What makes Human Resources Important?

May 8, 2018
Editor(s): Deeksha Kapoor
Writer(s): Thomas Yu, Shirley Tang, Dennis Berner

Labour is undeniably one of the most fundamental resources a company can possess and utilize. Thus, proper management of such a resource is a necessity if the company desires peak effectiveness and efficiency. This management is usually in the form of a department whose purpose is not only to control the salaries and recruit but to also handle all employee-related activities and even develop a long-term labour related strategy for the company. This department is what we call as ‘Human Resources’ or ‘HR’ and is one of the fundamental cornerstones that support a company.

Perhaps the most potential need of a Human Resources Department within your organisation is that it creates the possibility of intertwining the strategies and procedures found at the employee level with the broader, long-term goals of the company. They are often the interface that bridges the gap between senior management and entry-level employees. The presence of such a form of management where the focus is on labour promotes a potential to maximise the efficiency of employees by creating policies and procedures that provide the highest productivity advantage for the company and a rewarding experience for employees. The human resources are the very department that is responsible for reworking policies that negatively impact the employees, potentially creating a dynamic of teamwork throughout the company that would not be present without them. PwC has highlighted the issue that mental health issues are costing the economy $11 billion per year lost in productivity. Additionally, when it comes to issues such as cultural and sexual diversity, creating safe, conducive and productive team environments, the role of HR’s cannot be ignored.

Another reason why HR is regarded as important in the workplace is that they provide the necessary support and infrastructure to allow the organisation to maximise their business performance. A good HR department is critical to ensure employees are motivated, high performing and productive. The HR manages the culture, they see and filter the applicants that they believe would be a good fit for the company. They would collaborate with different business streams and identify candidates that match not only the skills criteria but also not to damage the corporate culture. For example, a common hiring tool – the video interview allows the HR team to assess candidates and gauge whether the prospective employee would be a good fit within the organisation. Most importantly to preserve the corporate culture, HR organised workplace activities, events, celebrations and other team building opportunities. This heralds and re-asserts the fact that if the most rudimentary step of recruiting the right individuals is not performed accurately, the entire organization and industry gets affected. Events like these are becoming ever important in the contemporary workplace as well because candidates look for a culture that differentiates firm X to firm Y. HR also acts as a mediator between employees and establishes strategies to ensure there are effective working relationships that contribute to firm output and productivity.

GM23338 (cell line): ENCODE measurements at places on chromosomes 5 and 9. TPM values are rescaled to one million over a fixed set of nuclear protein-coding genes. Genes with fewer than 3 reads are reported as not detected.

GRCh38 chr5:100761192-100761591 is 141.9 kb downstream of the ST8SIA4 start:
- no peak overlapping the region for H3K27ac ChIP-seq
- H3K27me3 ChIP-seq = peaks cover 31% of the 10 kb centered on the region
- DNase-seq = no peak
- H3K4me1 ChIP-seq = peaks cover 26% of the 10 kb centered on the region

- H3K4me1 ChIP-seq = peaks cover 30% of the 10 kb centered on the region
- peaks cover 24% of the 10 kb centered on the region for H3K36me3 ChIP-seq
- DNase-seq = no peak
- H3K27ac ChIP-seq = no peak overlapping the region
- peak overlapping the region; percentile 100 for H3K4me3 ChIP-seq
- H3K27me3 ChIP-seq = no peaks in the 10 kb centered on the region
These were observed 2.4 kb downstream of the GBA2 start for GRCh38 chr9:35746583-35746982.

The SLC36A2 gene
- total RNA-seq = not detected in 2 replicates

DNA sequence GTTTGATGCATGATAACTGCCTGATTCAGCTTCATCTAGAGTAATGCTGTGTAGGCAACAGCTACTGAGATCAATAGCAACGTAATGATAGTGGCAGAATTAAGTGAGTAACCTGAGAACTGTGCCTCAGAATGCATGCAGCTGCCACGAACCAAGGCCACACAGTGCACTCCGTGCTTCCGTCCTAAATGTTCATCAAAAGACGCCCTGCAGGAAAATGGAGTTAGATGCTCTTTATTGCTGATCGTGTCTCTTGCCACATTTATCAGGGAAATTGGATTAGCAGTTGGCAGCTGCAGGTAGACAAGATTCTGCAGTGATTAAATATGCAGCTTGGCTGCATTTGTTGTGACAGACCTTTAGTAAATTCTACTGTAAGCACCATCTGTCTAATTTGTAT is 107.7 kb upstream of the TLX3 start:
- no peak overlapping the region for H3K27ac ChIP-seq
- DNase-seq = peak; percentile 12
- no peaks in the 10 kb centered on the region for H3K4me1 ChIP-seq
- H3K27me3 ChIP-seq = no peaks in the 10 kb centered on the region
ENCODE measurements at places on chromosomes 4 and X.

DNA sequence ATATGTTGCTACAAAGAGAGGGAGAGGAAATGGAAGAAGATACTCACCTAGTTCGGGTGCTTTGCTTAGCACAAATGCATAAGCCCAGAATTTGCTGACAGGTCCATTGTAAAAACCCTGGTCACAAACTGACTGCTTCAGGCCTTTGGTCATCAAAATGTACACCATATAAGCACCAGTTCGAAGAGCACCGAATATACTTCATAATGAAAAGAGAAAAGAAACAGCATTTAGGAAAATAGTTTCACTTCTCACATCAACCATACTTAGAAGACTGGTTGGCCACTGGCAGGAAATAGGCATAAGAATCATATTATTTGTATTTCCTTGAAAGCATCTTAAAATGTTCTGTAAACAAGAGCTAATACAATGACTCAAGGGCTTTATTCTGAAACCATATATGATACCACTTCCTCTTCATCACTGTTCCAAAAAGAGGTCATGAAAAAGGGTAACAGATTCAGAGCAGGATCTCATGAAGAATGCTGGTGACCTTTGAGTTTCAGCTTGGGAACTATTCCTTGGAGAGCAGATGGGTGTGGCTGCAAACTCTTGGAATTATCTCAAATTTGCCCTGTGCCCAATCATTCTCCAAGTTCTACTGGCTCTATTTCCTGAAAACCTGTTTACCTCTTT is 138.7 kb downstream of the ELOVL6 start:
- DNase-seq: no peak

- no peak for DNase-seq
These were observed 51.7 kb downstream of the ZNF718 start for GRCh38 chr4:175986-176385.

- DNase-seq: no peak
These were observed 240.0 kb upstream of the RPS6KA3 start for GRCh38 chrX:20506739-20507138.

People are at the heart of any business and employers must recognise this and adopt a people-centric approach. An effective and strong management team for HR is key to peak employee performance, foster employee motivation, stimulate collaboration and building a culture. In our current era, employees are not settling with just “a job” at firms. They seek work-life integration and fulfilling careers that can help them grow in their professional and personal life. It is essential that employers and HR management realise the importance of human capital and develop them as individuals and as a team. This is reflected in Steve Wynn’s words (Wynn Las Vegas); “Human Resources isn’t a thing we do. It’s the thing that runs our business.”

The CAINZ Digest is published by CAINZ, a student society affiliated with the Faculty of Business at the University of Melbourne. Opinions published are not necessarily those of the publishers, printers or editors. CAINZ and the University of Melbourne do not accept any responsibility for the accuracy of information contained in the publication.

Meet our authors:

Deeksha Kapoor

Deeksha is currently pursuing a Master of Management (Human Resources) at the University of Melbourne. She has a keen interest human resource management, economics and public policies.

Thomas Yu

Thomas is currently studying a Bachelor of Commerce (Finance and Management Major). He is interested in the world of finance and technology.

Shirley Tang
Dennis Berner

Dennis is in his second year of a Bachelor of Commerce at Melbourne University. He is majoring in Finance and Economics and has a passion for both disciplines.